Welcome to the Flower School .com video library. I'm Leanne Kesler, director of the Floral Design Institute. And today I'm here to share with you a fun tropical flower arrangement.
A special thanks to our friends at Greenpoint Nurseries. It was so much fun. FedEx drives up to the door and drops off a box, and it's filled with tropical beauty. You can see I'm surrounded by amazing flowers, anthurium, orchids, beehive ginger, foliages. So many different things, so many different varieties. Let's have fun with this.
The container, a heavy orange ceramic filled with midnight foam, that way it disappears, I don't have to worry about trying to hide it as much. I did add a layer of floral netting to make sure that it would be sturdy and taped it in place. Then before I add my flowers, starting with some of the foliage, there are so many amazing things. Monstera, isn't that grand? Placing it in, bring it down low, breaking the line of the container. Then bringing in a second, terraced over the top, creating dimension. Fishtail palm, don't you love it? So grand. Just cutting it down a bit and then letting it come out to the side, angling a bit. Bamboo, giving it a cut and letting that soar towards the top. Maybe a second piece. And you can see even just with foliage, the design starts looking so interesting. So much variety. Some tea leaves, you can use them extended, letting it come out or roll it, nodding it back on itself, tucking it down in.
Once you have the form established with your foliages, you can go back and enhance with the lines of flowers, bringing in the heliconia, giving it a cut and then a second cut so that it won't spin and then placing it in. Drawing your eye upward, making sure it's nice and sturdy. Repeat that, bringing in another. Let everything radiate from a central binding point. Then as you're working, you can come back with some of the oncidium. Let them explode outward, giving you a nice movement, just giving it a cut and then placing it with the foliage.
Form and line in place. Now it's time to add the focal emphasis, some beautiful obake anthurium. Give them a cut, placing them down front and center. You can see the color picks up the heliconia, draws your eye towards the focal area. Repeating that, another one, maybe tucking it a little bit lower, drawing the eye inward. Then coming back, some amazing spectabilis, aren't those fun? Giving it a cut and repeating that cut so that it angles nicely and placing it in deeply. And then add more blooms until you are happy.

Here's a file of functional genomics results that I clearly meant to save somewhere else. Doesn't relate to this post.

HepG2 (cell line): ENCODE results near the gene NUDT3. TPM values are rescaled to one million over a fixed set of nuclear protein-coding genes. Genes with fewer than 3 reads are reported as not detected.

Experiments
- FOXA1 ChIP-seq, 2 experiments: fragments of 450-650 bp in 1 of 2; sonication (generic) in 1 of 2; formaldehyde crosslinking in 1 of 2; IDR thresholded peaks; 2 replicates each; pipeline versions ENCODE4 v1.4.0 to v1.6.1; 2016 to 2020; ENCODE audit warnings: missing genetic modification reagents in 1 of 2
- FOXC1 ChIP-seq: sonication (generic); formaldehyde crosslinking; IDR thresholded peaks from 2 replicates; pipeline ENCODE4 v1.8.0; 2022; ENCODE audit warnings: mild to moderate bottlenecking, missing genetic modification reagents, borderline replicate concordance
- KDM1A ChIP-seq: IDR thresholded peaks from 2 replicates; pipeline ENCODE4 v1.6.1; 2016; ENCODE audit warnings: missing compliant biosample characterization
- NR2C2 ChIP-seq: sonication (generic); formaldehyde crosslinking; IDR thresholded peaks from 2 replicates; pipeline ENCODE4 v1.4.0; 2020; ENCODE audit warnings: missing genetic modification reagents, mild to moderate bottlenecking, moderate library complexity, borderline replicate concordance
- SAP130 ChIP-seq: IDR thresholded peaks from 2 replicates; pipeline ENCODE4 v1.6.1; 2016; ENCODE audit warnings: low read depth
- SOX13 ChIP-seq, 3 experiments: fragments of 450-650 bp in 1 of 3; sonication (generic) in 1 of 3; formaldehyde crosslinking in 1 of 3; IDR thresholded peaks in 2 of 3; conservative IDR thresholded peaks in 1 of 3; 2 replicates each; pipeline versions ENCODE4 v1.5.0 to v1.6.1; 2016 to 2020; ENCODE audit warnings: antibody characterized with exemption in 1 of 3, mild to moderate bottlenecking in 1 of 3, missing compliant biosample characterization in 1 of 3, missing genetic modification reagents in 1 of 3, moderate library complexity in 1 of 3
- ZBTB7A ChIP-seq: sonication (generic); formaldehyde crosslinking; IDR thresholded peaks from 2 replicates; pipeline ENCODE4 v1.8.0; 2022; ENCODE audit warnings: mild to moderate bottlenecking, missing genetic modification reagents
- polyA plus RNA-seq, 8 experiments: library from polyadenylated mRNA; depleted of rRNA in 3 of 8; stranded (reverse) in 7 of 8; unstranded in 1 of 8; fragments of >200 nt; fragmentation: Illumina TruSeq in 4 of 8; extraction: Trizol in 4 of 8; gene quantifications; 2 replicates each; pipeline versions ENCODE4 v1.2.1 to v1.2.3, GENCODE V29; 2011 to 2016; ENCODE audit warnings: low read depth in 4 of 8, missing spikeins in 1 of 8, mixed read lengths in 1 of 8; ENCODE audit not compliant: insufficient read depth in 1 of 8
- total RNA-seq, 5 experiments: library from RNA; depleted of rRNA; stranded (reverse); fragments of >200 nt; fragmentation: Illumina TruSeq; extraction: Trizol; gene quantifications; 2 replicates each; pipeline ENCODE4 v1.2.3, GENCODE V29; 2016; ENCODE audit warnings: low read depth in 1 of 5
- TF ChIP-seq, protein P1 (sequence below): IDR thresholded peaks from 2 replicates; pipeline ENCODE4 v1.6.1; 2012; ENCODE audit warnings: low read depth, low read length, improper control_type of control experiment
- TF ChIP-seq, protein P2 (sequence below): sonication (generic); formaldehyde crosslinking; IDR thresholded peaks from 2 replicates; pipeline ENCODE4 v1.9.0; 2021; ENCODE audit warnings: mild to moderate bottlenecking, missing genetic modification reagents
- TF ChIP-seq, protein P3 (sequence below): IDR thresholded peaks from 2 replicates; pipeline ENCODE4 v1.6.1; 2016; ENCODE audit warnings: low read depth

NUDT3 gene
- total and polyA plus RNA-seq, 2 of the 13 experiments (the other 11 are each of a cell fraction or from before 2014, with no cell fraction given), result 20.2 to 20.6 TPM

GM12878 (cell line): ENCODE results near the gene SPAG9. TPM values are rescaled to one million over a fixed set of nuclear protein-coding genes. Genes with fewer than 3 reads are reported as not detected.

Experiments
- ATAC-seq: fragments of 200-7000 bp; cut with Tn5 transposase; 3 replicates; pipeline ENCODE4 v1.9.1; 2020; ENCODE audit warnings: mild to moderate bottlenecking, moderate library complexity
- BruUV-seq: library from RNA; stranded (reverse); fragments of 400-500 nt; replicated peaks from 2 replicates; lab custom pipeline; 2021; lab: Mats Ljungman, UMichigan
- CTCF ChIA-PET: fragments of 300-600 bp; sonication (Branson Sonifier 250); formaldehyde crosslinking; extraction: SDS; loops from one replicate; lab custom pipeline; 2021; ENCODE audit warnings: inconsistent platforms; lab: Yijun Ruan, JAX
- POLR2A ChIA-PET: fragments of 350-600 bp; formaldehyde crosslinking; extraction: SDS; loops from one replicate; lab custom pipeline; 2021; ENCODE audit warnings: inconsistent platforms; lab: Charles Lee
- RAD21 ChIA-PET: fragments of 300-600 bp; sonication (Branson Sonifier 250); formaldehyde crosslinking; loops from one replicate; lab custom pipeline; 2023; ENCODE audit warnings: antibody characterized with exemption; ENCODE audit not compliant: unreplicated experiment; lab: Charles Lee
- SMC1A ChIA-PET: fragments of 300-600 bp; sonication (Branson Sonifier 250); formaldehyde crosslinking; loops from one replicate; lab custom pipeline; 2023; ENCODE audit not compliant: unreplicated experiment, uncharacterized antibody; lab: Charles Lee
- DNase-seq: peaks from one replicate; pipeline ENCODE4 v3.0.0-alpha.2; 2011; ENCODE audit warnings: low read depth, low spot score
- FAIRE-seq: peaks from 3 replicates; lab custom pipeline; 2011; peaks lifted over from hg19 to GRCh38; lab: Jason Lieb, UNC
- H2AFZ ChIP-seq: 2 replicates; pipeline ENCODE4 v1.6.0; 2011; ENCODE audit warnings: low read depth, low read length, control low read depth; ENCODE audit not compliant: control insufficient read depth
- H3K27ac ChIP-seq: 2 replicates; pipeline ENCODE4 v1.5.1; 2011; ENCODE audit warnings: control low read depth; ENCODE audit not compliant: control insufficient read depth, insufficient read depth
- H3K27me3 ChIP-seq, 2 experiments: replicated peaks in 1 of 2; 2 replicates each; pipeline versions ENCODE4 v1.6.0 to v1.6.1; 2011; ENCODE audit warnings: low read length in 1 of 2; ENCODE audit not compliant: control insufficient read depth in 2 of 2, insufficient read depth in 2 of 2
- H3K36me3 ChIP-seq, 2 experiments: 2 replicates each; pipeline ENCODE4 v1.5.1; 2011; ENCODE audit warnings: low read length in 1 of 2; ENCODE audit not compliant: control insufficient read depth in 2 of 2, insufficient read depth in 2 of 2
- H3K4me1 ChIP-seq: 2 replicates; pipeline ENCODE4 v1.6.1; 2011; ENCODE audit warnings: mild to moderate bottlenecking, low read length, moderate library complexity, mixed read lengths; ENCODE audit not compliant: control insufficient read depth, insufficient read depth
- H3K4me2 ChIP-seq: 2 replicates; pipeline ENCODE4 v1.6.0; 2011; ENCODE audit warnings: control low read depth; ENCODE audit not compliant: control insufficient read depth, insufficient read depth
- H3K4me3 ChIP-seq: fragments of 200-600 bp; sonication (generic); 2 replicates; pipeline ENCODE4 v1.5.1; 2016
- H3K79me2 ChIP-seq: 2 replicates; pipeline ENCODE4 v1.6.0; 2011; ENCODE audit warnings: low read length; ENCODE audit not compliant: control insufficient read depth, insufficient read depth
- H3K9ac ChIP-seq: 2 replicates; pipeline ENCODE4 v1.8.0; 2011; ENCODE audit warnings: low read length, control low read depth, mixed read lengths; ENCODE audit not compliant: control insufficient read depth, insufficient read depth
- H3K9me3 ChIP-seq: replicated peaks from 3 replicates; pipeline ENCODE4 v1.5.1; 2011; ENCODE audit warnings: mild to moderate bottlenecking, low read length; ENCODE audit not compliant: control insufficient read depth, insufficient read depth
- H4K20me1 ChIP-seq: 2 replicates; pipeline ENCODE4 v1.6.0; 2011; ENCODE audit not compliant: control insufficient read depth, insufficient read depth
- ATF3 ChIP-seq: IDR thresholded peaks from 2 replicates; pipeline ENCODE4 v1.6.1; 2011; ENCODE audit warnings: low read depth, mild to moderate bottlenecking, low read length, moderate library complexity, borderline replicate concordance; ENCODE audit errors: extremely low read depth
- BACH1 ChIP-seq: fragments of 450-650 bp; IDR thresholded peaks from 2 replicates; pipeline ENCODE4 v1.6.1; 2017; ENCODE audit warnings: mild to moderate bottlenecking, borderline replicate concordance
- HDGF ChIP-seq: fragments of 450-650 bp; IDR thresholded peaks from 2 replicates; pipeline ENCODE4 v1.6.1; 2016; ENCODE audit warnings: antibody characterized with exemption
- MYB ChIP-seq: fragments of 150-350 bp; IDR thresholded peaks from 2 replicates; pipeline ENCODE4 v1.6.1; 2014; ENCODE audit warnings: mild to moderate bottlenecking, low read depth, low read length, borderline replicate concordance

As you finish, look at the design for balance, make sure you pull the eye from the front to the back, creating depth in the design, fill in as needed. Popping in a flower here and there. Some fern curls, aren't those beautiful? Using them to enhance the vertical line, coming up through the center, repeating that, and then turn, look at the design from front to back and both sides to make sure there's no holes and that everything is beautiful.
Now that the bouquet is virtually done, I like to go back and think about the foliage again and do something a little bit unexpected. This is rafus palm, beautiful fingers, a little bit larger than I want, but if I take and just pull these back, tucking them in almost like I'm tying a bow, a bow of foliage. Continuing. Once I have them all secured in my fingers, going back with just a little bit of bind wire and lashing that nice and snug, twisting, then placing that down low. Drawing the eye inward to that focal area, creating a bit of interest and repeating it with a second terraced over the top. /p>
The recipe for this arrangement is based on three's mostly. Everything came from Greenpoint Nursery, shipped direct for our door from Hawaii. I started with three heliconia and three oncidium, three anthurium, three fern curls and three spectabilis. Then I started doing different numbers. There's one fishtail, two monstera, two of the bamboo orchid, two of the rafus palm, then I went back to three of the tealeaves. You can see working with threes makes a spectacular arrangement.
Tropical blooms are such fun to work with. They're relatively easy once you get used to it. Just think about working in threes, establish your lines, make sure you have a strong focal emphasis, and then start filling in with contrast. For more creative inspiration, check out the website, Flower School .com. If you have questions, you can reach us there or pick up the telephone and give me a call at (503) 223-8089. Now it's your turn. Gather some fun tropical blooms, create away and then be sure and take a picture. Post it on social media and tag Floral Design Institute. That way we all can see what you do as you do something you love.